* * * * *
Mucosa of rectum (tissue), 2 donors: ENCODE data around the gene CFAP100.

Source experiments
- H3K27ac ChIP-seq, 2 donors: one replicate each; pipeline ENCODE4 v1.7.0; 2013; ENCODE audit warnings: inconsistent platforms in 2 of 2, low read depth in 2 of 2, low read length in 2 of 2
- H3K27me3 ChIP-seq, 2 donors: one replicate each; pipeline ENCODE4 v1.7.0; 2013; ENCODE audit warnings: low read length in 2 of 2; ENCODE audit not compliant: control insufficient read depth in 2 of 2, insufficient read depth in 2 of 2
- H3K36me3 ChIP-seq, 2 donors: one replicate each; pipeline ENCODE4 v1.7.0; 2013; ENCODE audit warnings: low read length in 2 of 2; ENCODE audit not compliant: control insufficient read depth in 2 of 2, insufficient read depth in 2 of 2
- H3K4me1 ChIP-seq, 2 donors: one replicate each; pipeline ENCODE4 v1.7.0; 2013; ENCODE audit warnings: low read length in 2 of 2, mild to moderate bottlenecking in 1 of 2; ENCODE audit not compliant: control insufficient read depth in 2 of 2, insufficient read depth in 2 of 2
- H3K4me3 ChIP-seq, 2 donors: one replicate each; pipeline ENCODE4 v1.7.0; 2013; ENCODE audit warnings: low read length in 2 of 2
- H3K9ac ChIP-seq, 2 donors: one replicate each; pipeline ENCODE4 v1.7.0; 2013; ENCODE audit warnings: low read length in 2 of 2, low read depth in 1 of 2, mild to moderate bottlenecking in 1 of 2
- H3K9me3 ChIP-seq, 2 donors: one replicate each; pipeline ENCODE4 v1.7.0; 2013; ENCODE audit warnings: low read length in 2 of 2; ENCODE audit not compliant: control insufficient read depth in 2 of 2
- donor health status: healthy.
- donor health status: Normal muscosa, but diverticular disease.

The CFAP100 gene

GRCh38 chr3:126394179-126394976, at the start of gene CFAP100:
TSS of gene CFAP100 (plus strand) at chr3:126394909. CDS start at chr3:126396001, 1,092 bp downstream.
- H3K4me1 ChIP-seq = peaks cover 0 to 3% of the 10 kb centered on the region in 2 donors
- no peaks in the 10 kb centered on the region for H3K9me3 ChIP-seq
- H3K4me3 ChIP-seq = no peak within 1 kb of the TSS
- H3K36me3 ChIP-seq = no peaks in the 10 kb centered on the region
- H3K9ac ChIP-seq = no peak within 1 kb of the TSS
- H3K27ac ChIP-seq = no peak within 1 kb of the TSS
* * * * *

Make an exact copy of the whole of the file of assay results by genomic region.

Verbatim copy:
Mucosa of rectum (tissue), 2 donors: ENCODE data around the gene CFAP100.

Source experiments
- H3K27ac ChIP-seq, 2 donors: one replicate each; pipeline ENCODE4 v1.7.0; 2013; ENCODE audit warnings: inconsistent platforms in 2 of 2, low read depth in 2 of 2, low read length in 2 of 2
- H3K27me3 ChIP-seq, 2 donors: one replicate each; pipeline ENCODE4 v1.7.0; 2013; ENCODE audit warnings: low read length in 2 of 2; ENCODE audit not compliant: control insufficient read depth in 2 of 2, insufficient read depth in 2 of 2
- H3K36me3 ChIP-seq, 2 donors: one replicate each; pipeline ENCODE4 v1.7.0; 2013; ENCODE audit warnings: low read length in 2 of 2; ENCODE audit not compliant: control insufficient read depth in 2 of 2, insufficient read depth in 2 of 2
- H3K4me1 ChIP-seq, 2 donors: one replicate each; pipeline ENCODE4 v1.7.0; 2013; ENCODE audit warnings: low read length in 2 of 2, mild to moderate bottlenecking in 1 of 2; ENCODE audit not compliant: control insufficient read depth in 2 of 2, insufficient read depth in 2 of 2
- H3K4me3 ChIP-seq, 2 donors: one replicate each; pipeline ENCODE4 v1.7.0; 2013; ENCODE audit warnings: low read length in 2 of 2
- H3K9ac ChIP-seq, 2 donors: one replicate each; pipeline ENCODE4 v1.7.0; 2013; ENCODE audit warnings: low read length in 2 of 2, low read depth in 1 of 2, mild to moderate bottlenecking in 1 of 2
- H3K9me3 ChIP-seq, 2 donors: one replicate each; pipeline ENCODE4 v1.7.0; 2013; ENCODE audit warnings: low read length in 2 of 2; ENCODE audit not compliant: control insufficient read depth in 2 of 2
- donor health status: healthy.
- donor health status: Normal muscosa, but diverticular disease.

The CFAP100 gene

GRCh38 chr3:126394179-126394976, at the start of gene CFAP100:
TSS of gene CFAP100 (plus strand) at chr3:126394909. CDS start at chr3:126396001, 1,092 bp downstream.
- H3K4me1 ChIP-seq = peaks cover 0 to 3% of the 10 kb centered on the region in 2 donors
- no peaks in the 10 kb centered on the region for H3K9me3 ChIP-seq
- H3K4me3 ChIP-seq = no peak within 1 kb of the TSS
- H3K36me3 ChIP-seq = no peaks in the 10 kb centered on the region
- H3K9ac ChIP-seq = no peak within 1 kb of the TSS
- H3K27ac ChIP-seq = no peak within 1 kb of the TSS